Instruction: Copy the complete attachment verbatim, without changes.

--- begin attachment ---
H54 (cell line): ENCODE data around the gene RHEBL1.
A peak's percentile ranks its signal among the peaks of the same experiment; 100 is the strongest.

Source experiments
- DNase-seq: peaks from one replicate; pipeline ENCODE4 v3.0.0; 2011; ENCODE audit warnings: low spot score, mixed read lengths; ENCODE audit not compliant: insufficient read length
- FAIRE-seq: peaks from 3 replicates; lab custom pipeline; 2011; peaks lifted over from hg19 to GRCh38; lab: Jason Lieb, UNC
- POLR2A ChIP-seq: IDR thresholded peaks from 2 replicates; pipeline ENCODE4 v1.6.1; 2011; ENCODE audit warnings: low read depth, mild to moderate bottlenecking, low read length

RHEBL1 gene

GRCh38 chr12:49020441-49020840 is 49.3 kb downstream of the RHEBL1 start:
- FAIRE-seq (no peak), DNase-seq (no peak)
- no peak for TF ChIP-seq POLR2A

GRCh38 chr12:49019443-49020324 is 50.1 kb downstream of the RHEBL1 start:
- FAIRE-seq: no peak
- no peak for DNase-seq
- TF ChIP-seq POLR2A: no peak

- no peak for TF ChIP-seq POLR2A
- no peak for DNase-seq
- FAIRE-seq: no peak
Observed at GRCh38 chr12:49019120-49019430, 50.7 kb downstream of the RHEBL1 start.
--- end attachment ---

H54 (cell line): ENCODE data around the gene RHEBL1.
A peak's percentile ranks its signal among the peaks of the same experiment; 100 is the strongest.

Source experiments
- DNase-seq: peaks from one replicate; pipeline ENCODE4 v3.0.0; 2011; ENCODE audit warnings: low spot score, mixed read lengths; ENCODE audit not compliant: insufficient read length
- FAIRE-seq: peaks from 3 replicates; lab custom pipeline; 2011; peaks lifted over from hg19 to GRCh38; lab: Jason Lieb, UNC
- POLR2A ChIP-seq: IDR thresholded peaks from 2 replicates; pipeline ENCODE4 v1.6.1; 2011; ENCODE audit warnings: low read depth, mild to moderate bottlenecking, low read length

RHEBL1 gene

GRCh38 chr12:49020441-49020840 is 49.3 kb downstream of the RHEBL1 start:
- FAIRE-seq (no peak), DNase-seq (no peak)
- no peak for TF ChIP-seq POLR2A

GRCh38 chr12:49019443-49020324 is 50.1 kb downstream of the RHEBL1 start:
- FAIRE-seq: no peak
- no peak for DNase-seq
- TF ChIP-seq POLR2A: no peak

- no peak for TF ChIP-seq POLR2A
- no peak for DNase-seq
- FAIRE-seq: no peak
Observed at GRCh38 chr12:49019120-49019430, 50.7 kb downstream of the RHEBL1 start.